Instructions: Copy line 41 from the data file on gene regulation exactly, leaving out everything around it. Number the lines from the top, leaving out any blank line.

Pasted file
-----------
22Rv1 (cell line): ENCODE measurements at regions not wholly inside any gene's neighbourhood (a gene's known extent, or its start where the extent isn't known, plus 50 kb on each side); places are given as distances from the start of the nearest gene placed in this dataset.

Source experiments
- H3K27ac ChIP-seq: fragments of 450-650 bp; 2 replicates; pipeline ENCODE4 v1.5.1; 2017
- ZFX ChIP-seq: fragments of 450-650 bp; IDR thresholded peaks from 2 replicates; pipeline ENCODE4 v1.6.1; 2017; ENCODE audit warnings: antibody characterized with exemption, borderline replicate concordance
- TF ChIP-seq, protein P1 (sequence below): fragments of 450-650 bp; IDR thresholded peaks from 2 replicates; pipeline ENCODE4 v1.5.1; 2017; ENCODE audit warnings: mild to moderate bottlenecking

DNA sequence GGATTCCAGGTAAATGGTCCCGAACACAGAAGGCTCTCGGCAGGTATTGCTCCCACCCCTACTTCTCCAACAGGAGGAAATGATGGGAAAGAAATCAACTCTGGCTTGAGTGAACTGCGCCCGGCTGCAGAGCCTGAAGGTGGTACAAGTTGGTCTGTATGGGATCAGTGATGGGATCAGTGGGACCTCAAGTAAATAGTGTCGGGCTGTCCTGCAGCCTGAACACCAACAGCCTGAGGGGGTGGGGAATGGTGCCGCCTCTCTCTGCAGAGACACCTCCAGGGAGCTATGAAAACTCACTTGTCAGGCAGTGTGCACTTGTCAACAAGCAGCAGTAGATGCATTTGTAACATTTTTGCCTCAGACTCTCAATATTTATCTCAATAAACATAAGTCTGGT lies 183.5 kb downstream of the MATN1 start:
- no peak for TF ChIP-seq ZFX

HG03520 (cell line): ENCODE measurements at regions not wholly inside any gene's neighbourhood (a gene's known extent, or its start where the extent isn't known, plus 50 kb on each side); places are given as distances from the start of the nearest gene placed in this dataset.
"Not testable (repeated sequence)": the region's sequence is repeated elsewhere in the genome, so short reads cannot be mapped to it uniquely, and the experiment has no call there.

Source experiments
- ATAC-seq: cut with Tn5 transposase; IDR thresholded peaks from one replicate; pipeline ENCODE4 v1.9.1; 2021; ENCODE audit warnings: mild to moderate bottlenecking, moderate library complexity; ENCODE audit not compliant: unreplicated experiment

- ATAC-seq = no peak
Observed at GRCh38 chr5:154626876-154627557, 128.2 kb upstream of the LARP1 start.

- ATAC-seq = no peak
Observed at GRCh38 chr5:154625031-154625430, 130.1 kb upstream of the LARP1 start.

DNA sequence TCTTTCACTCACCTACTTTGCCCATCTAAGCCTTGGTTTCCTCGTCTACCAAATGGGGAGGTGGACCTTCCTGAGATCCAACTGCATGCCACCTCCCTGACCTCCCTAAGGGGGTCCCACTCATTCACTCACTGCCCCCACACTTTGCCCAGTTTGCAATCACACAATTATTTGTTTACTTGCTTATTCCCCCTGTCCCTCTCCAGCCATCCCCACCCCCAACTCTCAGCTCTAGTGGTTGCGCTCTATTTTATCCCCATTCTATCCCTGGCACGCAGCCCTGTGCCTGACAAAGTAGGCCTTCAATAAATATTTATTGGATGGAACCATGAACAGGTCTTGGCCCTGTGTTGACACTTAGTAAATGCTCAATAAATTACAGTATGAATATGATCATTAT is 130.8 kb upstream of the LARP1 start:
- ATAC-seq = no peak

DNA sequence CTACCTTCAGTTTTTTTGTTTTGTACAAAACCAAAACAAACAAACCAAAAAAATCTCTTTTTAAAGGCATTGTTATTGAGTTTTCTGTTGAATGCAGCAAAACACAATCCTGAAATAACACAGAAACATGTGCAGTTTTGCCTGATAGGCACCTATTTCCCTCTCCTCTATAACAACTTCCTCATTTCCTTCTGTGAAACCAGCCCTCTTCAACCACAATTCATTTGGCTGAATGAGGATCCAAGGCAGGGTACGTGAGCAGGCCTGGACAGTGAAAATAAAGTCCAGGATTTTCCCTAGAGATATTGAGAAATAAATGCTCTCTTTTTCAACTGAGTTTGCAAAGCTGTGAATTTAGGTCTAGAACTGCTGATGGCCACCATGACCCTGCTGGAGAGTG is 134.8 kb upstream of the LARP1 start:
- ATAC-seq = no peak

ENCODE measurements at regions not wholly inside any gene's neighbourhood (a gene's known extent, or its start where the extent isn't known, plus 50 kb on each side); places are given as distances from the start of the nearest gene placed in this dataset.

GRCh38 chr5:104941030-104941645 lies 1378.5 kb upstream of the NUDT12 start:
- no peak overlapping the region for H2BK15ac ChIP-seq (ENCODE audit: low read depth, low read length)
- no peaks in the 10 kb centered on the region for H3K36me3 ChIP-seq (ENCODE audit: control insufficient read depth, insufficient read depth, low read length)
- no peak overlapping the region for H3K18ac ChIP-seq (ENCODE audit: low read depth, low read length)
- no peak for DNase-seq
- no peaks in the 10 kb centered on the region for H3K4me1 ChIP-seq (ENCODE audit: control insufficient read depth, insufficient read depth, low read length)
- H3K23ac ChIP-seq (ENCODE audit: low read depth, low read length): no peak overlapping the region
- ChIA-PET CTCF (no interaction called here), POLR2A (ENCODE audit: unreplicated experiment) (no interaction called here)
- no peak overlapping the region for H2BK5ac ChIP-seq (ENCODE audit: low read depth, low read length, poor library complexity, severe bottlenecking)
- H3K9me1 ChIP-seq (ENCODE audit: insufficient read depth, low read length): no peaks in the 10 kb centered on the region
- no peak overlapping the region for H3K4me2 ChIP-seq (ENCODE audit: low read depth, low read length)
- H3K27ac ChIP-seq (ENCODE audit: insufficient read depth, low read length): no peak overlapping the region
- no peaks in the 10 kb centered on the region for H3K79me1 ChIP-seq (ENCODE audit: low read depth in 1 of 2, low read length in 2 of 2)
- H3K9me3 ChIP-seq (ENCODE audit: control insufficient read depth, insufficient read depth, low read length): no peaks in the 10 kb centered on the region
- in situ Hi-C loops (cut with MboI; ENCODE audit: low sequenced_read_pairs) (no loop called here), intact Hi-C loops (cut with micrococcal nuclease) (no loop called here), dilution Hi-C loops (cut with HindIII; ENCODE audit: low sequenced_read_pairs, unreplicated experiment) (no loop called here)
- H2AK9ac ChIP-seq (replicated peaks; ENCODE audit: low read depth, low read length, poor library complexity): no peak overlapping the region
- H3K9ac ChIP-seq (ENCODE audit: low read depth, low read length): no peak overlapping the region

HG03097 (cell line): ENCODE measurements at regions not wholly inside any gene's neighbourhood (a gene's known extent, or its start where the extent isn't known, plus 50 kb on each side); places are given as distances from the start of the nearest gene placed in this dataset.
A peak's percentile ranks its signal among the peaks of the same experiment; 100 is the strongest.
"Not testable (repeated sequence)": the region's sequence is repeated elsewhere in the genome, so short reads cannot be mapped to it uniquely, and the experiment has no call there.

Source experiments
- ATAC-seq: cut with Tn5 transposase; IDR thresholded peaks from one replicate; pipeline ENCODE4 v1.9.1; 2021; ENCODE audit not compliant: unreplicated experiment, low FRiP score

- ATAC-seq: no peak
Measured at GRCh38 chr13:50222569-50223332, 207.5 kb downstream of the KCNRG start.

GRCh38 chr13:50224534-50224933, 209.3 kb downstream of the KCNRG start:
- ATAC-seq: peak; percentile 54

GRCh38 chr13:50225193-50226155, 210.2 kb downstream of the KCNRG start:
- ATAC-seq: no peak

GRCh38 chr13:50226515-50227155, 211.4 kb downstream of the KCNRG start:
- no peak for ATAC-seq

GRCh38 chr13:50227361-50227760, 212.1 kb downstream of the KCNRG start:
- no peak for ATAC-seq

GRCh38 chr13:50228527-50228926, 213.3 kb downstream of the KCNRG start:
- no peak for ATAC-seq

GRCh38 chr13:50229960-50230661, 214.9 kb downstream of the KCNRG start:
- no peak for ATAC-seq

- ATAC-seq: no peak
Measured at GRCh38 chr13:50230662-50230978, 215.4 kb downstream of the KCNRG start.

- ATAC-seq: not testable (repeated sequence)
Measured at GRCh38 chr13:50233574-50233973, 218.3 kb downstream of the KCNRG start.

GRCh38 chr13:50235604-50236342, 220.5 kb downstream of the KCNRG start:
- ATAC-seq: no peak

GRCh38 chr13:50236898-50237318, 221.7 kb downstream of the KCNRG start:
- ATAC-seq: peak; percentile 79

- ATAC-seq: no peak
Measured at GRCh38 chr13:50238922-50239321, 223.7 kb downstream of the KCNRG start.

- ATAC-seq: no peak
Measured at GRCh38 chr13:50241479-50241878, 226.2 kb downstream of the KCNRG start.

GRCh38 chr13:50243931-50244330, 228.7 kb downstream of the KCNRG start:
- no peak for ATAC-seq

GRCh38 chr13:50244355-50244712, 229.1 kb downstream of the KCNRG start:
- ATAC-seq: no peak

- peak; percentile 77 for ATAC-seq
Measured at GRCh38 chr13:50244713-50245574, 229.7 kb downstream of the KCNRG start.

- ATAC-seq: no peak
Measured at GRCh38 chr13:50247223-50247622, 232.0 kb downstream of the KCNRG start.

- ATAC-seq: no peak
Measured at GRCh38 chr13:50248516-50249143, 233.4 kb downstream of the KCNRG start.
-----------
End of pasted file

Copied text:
Source experiments